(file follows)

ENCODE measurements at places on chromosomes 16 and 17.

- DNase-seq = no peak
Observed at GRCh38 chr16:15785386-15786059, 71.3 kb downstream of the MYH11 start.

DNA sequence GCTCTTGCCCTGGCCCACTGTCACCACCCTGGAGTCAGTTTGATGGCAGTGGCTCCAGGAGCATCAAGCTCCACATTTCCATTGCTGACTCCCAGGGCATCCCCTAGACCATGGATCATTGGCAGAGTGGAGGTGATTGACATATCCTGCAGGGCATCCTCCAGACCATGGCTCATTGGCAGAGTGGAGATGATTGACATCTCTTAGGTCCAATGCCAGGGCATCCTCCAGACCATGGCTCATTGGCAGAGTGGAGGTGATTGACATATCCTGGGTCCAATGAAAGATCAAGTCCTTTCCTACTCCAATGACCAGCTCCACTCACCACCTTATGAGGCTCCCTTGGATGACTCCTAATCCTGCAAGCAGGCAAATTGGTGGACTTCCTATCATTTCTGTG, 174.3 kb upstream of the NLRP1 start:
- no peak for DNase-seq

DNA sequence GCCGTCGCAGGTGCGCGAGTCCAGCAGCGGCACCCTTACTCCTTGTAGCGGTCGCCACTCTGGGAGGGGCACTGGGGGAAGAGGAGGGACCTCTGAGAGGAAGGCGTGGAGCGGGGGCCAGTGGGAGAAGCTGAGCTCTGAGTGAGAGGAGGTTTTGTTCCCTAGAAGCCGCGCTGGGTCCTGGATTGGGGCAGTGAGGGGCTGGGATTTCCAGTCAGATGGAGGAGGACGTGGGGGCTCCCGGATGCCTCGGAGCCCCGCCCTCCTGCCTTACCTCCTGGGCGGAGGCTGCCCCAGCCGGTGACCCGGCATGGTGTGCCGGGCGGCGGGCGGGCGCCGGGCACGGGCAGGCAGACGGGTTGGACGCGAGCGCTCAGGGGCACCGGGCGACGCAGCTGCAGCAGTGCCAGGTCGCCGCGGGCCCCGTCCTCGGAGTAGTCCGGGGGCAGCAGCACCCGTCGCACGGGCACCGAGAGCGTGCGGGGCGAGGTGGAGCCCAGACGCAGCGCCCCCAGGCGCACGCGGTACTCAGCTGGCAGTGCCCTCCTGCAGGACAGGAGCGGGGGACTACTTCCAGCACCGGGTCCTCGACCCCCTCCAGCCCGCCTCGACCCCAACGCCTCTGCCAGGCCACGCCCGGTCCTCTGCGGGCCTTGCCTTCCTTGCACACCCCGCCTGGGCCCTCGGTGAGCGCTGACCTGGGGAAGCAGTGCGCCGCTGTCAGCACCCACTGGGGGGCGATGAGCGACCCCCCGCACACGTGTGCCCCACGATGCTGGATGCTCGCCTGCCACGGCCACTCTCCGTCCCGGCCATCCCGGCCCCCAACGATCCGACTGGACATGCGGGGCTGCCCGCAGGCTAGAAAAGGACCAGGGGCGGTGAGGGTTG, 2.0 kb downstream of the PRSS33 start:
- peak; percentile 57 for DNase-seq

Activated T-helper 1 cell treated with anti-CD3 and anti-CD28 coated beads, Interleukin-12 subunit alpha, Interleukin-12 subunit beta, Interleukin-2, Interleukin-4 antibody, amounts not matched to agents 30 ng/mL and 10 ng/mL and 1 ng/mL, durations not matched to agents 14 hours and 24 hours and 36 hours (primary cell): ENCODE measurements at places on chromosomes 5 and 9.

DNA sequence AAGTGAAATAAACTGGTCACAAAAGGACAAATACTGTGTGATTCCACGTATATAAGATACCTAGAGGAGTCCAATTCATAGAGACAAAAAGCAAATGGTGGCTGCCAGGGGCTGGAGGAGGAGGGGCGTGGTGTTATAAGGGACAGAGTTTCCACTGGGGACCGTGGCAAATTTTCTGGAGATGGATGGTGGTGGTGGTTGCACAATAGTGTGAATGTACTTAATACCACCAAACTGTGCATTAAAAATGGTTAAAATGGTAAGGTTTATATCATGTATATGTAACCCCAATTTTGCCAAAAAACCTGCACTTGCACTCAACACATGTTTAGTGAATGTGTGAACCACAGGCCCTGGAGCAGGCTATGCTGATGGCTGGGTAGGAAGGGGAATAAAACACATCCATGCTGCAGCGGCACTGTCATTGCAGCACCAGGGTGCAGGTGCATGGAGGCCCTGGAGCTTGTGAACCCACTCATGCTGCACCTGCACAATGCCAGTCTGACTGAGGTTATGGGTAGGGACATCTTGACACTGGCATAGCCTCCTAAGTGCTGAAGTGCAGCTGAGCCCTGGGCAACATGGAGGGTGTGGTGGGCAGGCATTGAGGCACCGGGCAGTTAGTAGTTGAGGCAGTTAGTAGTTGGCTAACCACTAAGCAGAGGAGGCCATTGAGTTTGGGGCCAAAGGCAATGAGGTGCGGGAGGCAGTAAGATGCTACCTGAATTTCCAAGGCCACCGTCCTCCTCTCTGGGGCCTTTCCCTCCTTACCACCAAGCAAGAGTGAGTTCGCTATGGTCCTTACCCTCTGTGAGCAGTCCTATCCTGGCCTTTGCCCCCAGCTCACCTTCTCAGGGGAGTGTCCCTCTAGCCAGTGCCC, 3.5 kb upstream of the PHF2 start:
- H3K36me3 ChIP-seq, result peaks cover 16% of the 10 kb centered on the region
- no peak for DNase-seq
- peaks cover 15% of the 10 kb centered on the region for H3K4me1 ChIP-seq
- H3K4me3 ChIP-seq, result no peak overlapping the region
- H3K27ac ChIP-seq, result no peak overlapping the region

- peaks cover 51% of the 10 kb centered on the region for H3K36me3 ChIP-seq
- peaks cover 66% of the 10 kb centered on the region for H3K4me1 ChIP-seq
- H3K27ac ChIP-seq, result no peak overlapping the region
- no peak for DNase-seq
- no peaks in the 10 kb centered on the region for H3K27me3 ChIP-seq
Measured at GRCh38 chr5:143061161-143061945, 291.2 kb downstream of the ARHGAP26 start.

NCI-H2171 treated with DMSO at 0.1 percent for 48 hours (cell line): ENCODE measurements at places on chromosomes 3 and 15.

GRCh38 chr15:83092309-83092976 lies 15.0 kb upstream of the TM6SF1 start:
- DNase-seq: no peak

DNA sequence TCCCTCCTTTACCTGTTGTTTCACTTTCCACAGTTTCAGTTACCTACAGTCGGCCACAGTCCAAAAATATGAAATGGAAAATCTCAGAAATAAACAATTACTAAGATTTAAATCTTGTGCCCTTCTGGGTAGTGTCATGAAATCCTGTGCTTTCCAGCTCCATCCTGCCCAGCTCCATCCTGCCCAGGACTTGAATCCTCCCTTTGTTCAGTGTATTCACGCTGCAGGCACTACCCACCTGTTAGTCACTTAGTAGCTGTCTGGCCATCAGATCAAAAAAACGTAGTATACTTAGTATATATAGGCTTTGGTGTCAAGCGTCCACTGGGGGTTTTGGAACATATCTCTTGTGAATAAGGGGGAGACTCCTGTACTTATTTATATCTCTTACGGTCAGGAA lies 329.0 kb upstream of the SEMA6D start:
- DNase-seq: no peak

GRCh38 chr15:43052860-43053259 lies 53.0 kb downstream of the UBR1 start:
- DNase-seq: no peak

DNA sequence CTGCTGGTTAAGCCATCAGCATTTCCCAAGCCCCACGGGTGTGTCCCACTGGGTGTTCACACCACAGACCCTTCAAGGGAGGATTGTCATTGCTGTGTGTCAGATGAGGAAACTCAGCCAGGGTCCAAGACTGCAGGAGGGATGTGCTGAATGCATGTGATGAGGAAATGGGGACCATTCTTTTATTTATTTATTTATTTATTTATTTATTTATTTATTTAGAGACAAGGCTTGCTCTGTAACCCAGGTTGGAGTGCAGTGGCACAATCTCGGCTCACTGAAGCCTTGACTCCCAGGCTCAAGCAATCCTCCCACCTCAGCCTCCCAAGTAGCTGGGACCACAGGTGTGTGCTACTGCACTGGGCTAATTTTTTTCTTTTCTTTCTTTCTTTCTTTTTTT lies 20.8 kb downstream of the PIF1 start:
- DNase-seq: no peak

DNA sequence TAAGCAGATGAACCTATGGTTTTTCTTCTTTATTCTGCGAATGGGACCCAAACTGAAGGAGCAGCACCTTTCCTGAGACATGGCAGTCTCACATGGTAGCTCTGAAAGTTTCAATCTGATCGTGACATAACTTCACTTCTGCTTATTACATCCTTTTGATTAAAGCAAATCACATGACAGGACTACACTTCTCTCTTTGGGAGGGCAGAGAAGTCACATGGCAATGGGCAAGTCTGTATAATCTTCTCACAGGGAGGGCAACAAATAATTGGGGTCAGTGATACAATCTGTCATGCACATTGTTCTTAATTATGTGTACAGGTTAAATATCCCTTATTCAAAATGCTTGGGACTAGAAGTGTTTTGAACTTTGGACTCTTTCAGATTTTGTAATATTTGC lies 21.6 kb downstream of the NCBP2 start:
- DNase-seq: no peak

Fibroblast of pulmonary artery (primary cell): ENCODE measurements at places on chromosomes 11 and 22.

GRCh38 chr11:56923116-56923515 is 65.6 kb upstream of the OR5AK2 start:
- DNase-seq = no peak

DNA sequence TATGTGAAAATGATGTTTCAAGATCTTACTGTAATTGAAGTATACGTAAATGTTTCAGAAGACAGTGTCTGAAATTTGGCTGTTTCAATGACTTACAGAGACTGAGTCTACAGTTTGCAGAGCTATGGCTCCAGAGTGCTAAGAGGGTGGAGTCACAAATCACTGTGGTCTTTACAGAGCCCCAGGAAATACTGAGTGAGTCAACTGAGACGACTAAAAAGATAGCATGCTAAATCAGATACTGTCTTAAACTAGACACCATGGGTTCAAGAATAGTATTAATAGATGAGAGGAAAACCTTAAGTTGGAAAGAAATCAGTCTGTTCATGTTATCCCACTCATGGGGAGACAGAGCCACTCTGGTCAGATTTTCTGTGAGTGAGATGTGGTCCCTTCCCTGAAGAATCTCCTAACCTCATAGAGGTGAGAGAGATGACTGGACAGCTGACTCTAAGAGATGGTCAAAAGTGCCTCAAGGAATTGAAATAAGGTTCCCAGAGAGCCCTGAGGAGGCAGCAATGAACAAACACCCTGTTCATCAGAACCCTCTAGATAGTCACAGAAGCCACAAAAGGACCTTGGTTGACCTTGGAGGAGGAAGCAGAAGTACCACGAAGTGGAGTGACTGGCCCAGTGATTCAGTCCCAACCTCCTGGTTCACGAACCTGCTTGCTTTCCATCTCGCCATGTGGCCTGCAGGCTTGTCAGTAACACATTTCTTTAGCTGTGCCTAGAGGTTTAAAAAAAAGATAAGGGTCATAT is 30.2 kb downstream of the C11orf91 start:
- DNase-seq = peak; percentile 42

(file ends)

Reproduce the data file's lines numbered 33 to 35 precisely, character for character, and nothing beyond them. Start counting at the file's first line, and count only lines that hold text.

GRCh38 chr11:56923116-56923515 is 65.6 kb upstream of the OR5AK2 start:
- DNase-seq = no peak

DNA sequence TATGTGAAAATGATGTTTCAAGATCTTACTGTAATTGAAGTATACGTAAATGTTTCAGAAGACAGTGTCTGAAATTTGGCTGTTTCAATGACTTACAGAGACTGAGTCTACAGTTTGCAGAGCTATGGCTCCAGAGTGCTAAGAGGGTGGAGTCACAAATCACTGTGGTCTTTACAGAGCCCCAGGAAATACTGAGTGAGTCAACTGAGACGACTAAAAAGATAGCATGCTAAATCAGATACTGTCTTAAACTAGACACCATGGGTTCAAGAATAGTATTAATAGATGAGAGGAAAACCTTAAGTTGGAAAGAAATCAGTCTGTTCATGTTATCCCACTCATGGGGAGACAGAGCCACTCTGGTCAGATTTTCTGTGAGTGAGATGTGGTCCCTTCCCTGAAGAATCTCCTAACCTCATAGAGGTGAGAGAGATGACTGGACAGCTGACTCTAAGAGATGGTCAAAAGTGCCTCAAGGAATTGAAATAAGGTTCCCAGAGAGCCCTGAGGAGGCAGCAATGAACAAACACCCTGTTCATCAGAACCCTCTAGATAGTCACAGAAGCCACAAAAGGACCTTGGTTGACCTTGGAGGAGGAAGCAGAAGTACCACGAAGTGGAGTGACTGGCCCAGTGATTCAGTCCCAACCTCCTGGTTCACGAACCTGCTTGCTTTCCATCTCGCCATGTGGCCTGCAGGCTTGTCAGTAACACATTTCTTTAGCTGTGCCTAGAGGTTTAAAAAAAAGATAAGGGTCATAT is 30.2 kb downstream of the C11orf91 start: